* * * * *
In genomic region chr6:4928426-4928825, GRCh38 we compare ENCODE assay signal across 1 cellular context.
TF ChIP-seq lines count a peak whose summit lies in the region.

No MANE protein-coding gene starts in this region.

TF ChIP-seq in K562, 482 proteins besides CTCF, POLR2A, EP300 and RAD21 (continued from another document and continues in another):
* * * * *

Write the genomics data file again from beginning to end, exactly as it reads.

In genomic region chr6:4928426-4928825, GRCh38 we compare ENCODE assay signal across 1 cellular context.
TF ChIP-seq lines count a peak whose summit lies in the region.

No MANE protein-coding gene starts in this region.

TF ChIP-seq in K562, 482 proteins besides CTCF, POLR2A, EP300 and RAD21 (continued from another document and continues in another):